change. Therefore, leaders must be careful of the direction they allow the inquiry to take by being careful about the first questions asked. The diagnosis of the problem itself sets off the direction of thought and action. They therefore, must conduct the inquiry carefully, with
responsibility by understanding the impact of problem definition ahead of generating solutions.

(3) The Poetic Principle and Leadership- We can choose what we study
Organisations are like poetry, they are open books with great sources of learning and study. Therefore, what we choose to focus on grows. What we choose to study can create our world.

As leaders, do we choose to focus on results despite efforts? Do we choose to focus on
mistakes? Do we choose to focus on what is absent? Do we instead look towards our strengths,
achievements, best practices and in difficult times, stories of heroism, employee-ship and engagement? Whatever we choose to spotlight and appreciate, as Leaders will grow within organizations.

(4) The Anticipatory Principle and Leadership – Images inspire Action
Human systems move in the direction of images of the future we create. The more positive and
hopeful those images, the more positive the present day action will be.

Like Einstein said, “If the mind can see it, the body will obey it!” This principle is the most powerful for leaders grappling with the complexities of an unrelenting business environment that demands the onerous task of defining the course of action and
motivating teams to work in new directions. It is during times of ambiguity that the leader’s ability to visualise how a new idea will work or how opportunities will unfold in the future, is put to test. The Anticipatory Principle is in full power even while defining the outcomes of everyday decisions enabling the leader to create a climate for action by creating positive image of the future. Appreciative Inquiry is rooted in the power of Positive Psychology. From the placebo effect that makes the power of belief triumph reality, to the Pygmalion effect that enables people to rise to others’ expectations of them, both positive and negative. It is a powerful philosophy for leaders to get people to do their best, create performance from Self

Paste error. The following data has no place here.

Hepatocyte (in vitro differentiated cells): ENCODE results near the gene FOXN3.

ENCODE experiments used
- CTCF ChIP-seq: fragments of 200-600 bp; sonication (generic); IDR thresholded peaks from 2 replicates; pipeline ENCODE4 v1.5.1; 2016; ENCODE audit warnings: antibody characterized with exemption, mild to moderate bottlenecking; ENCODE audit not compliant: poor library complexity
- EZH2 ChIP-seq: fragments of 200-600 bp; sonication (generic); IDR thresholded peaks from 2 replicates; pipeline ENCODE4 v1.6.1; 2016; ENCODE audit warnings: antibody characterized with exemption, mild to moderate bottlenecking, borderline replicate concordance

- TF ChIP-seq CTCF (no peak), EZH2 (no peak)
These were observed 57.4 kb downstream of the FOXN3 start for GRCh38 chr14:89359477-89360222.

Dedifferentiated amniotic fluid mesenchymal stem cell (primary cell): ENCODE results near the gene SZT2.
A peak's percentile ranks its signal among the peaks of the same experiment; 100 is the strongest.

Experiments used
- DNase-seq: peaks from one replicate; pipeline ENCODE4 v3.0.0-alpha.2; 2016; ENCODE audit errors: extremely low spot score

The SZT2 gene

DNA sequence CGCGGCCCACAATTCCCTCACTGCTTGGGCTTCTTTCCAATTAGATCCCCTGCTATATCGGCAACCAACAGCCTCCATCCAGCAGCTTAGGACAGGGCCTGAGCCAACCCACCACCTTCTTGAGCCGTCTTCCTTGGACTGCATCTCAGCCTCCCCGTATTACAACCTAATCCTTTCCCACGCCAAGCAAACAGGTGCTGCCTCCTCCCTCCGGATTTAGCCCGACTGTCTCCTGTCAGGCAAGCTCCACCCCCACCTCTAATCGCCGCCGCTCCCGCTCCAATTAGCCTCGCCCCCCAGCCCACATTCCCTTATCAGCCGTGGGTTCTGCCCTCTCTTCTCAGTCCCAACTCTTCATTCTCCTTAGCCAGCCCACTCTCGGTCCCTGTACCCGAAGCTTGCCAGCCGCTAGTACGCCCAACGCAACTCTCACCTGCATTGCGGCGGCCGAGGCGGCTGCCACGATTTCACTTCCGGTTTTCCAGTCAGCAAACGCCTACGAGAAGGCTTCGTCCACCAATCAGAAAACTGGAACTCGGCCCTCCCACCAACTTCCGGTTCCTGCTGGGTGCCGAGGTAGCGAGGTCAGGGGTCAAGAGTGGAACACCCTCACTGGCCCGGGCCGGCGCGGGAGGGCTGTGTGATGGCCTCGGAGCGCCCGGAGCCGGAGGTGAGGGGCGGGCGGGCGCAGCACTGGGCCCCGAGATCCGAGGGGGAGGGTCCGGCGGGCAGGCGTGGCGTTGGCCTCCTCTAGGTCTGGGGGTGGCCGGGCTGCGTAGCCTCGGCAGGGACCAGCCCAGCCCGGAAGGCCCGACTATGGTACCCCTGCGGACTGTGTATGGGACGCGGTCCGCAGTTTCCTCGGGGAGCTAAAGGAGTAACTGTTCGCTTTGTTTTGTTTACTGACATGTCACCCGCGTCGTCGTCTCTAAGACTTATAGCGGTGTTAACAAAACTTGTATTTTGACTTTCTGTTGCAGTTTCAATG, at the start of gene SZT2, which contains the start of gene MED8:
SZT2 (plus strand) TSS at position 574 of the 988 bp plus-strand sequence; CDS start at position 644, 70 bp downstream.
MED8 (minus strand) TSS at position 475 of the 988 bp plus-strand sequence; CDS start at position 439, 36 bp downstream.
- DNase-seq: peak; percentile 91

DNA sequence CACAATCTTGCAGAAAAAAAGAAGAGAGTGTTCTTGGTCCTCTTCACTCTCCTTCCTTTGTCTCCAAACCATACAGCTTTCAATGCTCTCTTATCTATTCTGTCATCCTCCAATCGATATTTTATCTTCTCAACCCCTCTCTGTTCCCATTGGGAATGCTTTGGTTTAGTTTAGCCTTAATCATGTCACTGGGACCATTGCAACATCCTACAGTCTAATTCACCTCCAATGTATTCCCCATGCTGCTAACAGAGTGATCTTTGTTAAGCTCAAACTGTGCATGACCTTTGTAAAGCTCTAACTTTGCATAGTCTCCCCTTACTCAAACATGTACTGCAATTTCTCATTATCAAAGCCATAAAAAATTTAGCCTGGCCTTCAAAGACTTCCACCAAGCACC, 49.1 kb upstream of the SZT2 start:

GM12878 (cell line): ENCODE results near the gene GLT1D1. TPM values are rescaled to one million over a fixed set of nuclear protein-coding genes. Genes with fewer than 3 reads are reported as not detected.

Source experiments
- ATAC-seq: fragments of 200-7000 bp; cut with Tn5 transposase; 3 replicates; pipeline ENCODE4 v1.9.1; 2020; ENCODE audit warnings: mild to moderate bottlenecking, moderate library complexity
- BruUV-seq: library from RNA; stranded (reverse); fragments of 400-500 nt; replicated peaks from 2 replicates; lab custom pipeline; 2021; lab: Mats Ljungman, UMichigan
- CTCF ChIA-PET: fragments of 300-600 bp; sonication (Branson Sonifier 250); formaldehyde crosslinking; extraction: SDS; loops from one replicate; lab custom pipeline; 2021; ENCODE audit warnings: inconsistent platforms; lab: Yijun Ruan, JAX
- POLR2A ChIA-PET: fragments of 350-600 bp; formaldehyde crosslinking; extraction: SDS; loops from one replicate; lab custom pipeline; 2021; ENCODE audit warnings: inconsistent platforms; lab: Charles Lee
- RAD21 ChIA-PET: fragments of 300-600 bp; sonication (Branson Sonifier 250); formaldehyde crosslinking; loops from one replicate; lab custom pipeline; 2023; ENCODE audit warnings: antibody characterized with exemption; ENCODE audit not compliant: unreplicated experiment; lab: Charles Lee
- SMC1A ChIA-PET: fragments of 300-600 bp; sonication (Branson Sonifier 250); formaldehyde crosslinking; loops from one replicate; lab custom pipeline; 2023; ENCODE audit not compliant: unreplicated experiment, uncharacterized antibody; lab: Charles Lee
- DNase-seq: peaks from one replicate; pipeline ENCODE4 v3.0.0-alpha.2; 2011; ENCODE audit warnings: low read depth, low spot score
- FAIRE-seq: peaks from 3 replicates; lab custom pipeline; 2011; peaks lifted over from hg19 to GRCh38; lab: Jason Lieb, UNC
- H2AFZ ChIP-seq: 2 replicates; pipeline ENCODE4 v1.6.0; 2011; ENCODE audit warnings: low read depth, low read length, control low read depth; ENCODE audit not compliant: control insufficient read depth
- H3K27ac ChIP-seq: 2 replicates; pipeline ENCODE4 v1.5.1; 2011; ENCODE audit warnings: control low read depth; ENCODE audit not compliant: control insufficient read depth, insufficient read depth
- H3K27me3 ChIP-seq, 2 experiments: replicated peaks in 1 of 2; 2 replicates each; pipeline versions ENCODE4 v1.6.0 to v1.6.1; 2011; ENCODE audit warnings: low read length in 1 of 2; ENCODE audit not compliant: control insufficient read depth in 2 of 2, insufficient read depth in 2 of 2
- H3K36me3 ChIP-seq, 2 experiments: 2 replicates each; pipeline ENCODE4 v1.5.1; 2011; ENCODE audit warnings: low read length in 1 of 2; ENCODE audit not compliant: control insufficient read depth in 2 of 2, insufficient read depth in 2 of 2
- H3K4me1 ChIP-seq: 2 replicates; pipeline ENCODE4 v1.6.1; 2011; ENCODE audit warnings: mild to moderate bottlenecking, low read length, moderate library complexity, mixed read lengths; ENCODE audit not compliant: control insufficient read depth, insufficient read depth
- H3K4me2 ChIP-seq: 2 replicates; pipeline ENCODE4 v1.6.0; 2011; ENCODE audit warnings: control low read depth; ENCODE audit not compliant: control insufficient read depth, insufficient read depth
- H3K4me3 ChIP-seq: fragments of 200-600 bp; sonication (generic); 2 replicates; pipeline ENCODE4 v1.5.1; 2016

Belief and develop real leaders who can drive change and solve problems with joy. It can be a
powerhouse of a belief system because it celebrates organisations as interconnected human systems, all waiting to become expansive in their strengths and collective life-giving
forces. It is an approach that can make the workplace an inclusive sphere where problems
are solved and change is managed with good cheer, releasing generative forces that raise the bar on organisational performance.

Leadership that cannot look beyond its nose, managing from quarter to quarter, identifying
mistakes, placing blames and penalties with fervour for driving performances must stop to
reflect. Are our actions constantly unappreciative of our talent? How do we generally open meetings — by stating disappointments and gaps? How do we react to the presentation of new ideas? What do we say during business review meetings? Is our focus deficit-oriented,
constantly focused on what has not been delivered? Not happened? Complains or feedback from customers? Some organisations have created toxic cultures with leaders being
rewarded for constantly badgering and beating up teams for poor performance. Such teams only get bogged down eventually into nonperformance.

Leaders who believe in and practice Appreciative Inquiry principles can drive performance
and change through the positive power of palpable life-giving forces that constantly help people
deliver to the business and drive Positive Change.

References:

– Appreciative Inquiry in Organisational Life – Cooperrider, D and Srivastva, S

– The Power of Appreciative Inquiry: A Practice Guide to Positive Change, Whitney, D. and Trosten-Bloom, A., Berrett- Koehler Publishers